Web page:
Biggs, D., 2011. Understanding resilience in a vulnerable industry: the case of reef tourism in Australia. Ecology and Society, 16(1).

Bramwell, B. and Lane, B., 2011. Critical research on the governance of tourism and sustainability. Journal of Sustainable Tourism, 19(4-5), pp.411-421.

Briassoulis, H. and Van Der Straaten, J. eds., 2013. Tourism and the environment: regional, economic, cultural and policy issues (Vol. 6). Springer Science & Business Media.

Carlisle, S., Kunc, M., Jones, E. and Tiffin, S., 2013. Supporting innovation for tourism development through multi-stakeholder approaches: Experiences from Africa. Tourism Management, 35, pp.59-69.

Getz, D., 2008. Event tourism: Definition, evolution, and research. Tourism Management, 29(3), pp.403-428.

Girard, L.F. and Nijkamp, P. eds., 2009. Cultural tourism and sustainable local development. Ashgate Publishing, Ltd.

Gurran, N., Norman, B. and Hamin, E., 2013. Climate change adaptation in coastal Australia: an audit of planning practice. Ocean & Coastal Management, 86, pp.100-109.

Hall, C.M., 2008. Tourism planning: Policies, processes, and relationships. Pearson Education.

Hall, C.M., 2009. Innovation and tourism policy in Australia and New Zealand: never the twain shall meet?. Journal of Policy Research in Tourism, Leisure and Events, 1(1), pp.2-18.

Ham, S.H. and Weiler, B., 2012. Interpretation as the centerpiece of sustainable wildlife tourism. Sustainable Tourism. Butterworth-Heinemann, Oxford, pp.35-44.

Harvey Lemelin, R., Powys Whyte, K., Johansen, K., Higgins Desbiolles, F., Wilson, C. and Hemming, S., 2013. Conflicts, battlefields, indigenous peoples and tourism: addressing dissonant heritage in warfare tourism in Australia and North America in the twenty-first century. International Journal of Culture, Tourism and Hospitality Research, 7(3), pp.257-271.

Hooper, K. and Van Zyl, M., 2011. Australia’s tourism industry. RBA Bulletin, December, pp.23-32.

Lamont, M. and Buultjens, J., 2011. Putting the brakes on Impediments to the development of independent cycle tourism in Australia. Current Issues in Tourism, 14(1), pp.57-78.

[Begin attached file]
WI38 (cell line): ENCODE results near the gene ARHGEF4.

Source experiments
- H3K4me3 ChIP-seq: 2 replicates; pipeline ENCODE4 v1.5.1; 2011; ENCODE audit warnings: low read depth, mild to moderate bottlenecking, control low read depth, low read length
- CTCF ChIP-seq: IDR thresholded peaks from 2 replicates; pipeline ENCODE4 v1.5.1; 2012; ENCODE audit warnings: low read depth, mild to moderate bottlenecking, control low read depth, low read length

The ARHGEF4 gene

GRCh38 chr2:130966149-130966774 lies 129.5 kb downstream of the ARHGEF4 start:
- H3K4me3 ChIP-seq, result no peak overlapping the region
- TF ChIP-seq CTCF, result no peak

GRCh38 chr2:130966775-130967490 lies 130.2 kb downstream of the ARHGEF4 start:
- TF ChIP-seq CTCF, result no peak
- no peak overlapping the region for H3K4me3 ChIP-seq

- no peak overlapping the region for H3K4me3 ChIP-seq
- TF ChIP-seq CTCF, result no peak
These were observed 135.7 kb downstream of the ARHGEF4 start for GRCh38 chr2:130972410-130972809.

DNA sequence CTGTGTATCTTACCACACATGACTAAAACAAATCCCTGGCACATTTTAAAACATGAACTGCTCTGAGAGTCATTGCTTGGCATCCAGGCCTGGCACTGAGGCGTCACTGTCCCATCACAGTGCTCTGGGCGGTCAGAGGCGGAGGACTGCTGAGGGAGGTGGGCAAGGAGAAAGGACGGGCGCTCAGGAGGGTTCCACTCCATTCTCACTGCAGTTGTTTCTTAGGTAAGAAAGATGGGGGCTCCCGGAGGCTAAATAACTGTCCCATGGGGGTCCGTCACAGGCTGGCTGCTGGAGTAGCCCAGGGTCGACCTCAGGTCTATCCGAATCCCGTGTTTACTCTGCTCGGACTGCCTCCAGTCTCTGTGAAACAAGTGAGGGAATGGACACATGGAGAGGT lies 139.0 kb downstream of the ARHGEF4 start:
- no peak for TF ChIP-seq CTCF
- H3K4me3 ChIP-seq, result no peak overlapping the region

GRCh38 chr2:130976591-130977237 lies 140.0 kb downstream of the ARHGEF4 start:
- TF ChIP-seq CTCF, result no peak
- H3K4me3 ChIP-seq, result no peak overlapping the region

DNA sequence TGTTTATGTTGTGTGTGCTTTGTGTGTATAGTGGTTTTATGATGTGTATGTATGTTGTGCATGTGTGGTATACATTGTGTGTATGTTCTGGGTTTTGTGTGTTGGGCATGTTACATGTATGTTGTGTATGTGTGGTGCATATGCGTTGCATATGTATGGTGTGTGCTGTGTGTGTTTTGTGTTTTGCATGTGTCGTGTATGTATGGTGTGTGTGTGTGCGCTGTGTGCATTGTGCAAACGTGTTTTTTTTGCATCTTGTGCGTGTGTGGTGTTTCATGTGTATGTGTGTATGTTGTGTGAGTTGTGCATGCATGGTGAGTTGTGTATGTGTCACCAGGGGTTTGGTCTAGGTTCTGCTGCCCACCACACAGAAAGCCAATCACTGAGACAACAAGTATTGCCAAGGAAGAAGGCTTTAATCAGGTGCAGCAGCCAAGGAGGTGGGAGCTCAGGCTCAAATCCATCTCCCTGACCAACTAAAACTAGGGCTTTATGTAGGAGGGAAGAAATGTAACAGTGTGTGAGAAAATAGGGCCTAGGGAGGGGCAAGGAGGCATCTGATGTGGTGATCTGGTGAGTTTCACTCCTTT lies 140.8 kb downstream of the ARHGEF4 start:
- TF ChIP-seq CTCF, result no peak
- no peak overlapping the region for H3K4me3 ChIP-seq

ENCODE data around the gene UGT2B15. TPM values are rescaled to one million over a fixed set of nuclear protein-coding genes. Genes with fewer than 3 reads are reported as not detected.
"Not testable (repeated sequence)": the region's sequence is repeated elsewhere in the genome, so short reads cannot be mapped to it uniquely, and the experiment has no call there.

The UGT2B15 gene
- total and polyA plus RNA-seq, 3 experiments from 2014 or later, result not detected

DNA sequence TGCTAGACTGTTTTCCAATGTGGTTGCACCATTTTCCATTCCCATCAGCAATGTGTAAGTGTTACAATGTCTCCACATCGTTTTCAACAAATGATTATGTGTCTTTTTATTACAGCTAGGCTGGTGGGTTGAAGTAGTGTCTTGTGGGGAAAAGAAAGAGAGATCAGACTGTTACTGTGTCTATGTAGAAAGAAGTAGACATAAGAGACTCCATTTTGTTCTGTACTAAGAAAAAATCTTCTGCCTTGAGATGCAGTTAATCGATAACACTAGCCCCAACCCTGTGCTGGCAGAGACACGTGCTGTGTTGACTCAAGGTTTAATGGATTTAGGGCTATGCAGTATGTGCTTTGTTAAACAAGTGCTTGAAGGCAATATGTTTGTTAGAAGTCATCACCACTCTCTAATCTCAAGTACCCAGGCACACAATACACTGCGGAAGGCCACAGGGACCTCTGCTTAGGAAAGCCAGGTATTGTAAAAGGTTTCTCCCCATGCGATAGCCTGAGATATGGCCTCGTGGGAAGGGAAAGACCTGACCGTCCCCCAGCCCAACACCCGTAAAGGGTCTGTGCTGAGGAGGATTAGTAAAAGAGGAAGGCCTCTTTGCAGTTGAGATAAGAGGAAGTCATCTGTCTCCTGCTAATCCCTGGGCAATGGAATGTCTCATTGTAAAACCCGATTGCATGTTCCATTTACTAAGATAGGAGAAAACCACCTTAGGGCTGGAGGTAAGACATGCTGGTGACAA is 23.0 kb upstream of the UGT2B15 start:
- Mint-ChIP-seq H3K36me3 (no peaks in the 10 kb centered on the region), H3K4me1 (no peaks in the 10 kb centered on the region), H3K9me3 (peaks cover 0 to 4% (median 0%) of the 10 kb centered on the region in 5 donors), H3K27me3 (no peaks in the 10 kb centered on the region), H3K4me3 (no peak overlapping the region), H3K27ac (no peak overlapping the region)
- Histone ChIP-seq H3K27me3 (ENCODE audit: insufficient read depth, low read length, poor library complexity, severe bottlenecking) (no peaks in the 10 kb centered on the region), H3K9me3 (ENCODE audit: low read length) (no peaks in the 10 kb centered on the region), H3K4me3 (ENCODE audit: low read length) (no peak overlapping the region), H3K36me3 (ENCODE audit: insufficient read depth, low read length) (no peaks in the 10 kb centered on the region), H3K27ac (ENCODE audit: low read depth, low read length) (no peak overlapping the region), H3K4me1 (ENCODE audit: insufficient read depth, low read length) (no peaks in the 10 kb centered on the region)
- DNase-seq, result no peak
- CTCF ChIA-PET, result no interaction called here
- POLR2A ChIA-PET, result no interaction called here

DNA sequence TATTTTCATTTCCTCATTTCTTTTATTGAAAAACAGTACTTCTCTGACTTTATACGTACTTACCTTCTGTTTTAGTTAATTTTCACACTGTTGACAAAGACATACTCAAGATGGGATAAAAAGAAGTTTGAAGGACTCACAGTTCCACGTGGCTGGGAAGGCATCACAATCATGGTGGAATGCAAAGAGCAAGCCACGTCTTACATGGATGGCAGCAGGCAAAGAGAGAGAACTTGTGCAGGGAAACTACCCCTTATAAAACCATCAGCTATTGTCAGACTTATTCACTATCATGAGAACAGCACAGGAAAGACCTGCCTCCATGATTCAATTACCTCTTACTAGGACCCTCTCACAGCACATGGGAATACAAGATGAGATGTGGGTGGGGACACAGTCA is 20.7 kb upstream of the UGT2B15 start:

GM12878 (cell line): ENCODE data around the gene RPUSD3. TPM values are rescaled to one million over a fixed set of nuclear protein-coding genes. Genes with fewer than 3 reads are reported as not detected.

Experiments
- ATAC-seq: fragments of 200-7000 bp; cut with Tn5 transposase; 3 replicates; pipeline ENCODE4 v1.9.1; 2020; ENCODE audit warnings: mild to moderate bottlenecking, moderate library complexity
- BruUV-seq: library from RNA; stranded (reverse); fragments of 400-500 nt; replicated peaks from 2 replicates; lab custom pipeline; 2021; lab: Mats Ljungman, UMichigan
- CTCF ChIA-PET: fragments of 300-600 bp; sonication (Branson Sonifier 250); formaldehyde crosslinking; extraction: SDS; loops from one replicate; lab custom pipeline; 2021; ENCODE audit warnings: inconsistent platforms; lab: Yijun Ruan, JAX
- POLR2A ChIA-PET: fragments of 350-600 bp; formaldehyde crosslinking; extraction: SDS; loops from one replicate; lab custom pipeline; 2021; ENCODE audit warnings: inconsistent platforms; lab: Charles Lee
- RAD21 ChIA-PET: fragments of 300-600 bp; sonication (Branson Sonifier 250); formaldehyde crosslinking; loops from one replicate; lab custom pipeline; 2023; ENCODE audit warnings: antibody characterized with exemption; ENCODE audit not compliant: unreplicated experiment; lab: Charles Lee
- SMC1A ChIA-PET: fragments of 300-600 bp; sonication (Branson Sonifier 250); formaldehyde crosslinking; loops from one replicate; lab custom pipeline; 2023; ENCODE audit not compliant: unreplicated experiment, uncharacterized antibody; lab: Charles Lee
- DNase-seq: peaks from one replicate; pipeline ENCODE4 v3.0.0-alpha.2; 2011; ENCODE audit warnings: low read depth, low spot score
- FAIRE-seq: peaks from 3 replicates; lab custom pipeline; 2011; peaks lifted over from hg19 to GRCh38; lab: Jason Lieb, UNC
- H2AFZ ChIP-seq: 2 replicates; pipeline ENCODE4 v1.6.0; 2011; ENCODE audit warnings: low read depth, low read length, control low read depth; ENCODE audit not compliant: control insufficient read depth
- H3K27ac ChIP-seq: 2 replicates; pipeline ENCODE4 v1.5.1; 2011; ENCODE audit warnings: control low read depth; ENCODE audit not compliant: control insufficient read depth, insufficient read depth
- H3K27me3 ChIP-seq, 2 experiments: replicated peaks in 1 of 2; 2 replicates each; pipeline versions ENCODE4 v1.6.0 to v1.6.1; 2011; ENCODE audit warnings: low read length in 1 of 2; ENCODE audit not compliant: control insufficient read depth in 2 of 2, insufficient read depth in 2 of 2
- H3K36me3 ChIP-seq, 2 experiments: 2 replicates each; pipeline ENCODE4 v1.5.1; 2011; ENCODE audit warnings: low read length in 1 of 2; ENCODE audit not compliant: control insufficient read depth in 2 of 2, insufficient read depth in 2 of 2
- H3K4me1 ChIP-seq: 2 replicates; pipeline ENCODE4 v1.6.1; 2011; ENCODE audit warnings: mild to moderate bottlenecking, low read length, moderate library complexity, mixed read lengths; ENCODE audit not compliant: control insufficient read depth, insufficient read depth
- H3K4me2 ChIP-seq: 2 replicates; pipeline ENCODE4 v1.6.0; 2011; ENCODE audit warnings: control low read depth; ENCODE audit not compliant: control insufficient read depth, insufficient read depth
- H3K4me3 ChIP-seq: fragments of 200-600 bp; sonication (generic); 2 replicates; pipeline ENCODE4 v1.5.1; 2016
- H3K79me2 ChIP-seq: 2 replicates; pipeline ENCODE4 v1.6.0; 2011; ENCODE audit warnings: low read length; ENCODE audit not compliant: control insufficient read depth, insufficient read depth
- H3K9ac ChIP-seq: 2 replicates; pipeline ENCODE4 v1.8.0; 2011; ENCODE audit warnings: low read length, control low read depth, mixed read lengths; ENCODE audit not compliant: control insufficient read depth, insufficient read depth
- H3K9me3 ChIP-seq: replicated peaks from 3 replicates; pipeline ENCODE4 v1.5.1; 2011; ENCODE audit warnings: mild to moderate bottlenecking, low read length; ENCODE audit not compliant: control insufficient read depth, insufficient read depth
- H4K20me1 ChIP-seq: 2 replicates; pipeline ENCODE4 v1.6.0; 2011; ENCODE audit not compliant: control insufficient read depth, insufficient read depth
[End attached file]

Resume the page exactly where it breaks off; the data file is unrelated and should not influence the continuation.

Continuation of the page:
MacCallum, D., 2016. Discourse dynamics in participatory planning: opening the bureaucracy to strangers. Routledge.

Mason, P., 2015. Tourism impacts, planning, and management. Routledge.

Moutinho, L. ed., 2011. Strategic management in tourism. Cabi.

Richards, G. and Munsters, W. eds., 2010. Cultural tourism research methods. Cabi.

Ruhanen, L., Whitford, M. and McLennan, C.L., 2015. Indigenous tourism in Australia: Time for a reality check. Tourism Management, 48, pp.73-83.

Smith, S.L., 2014. Tourism analysis: A handbook. Routledge.

Swanson, J.R. and Edgell Sr, D.L., 2013. Tourism policy and planning: Yesterday, today, and tomorrow. Routledge.

Theobald, W.F. ed., 2012. Global tourism. Routledge.

Whitford, M.M., and Ruhanen, L.M., 2010. Australian indigenous tourism policy: practical and sustainable policies? Journal of Sustainable Tourism, 18(4), pp.475-496.

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My Assignment Help. 'Preparation Of A New Tourism Essay In Australia.' (My Assignment Help, 2020) <https://myassignmenthelp.com/free-samples/mkt01760-tourism-planning-environments/governance-of-tourism-and-sustainability.html> accessed 12 July 2024.

My Assignment Help. Preparation Of A New Tourism Essay In Australia. [Internet]. My Assignment Help. 2020 [cited 12 July 2024]. Available from: https://myassignmenthelp.com/free-samples/mkt01760-tourism-planning-environments/governance-of-tourism-and-sustainability.html.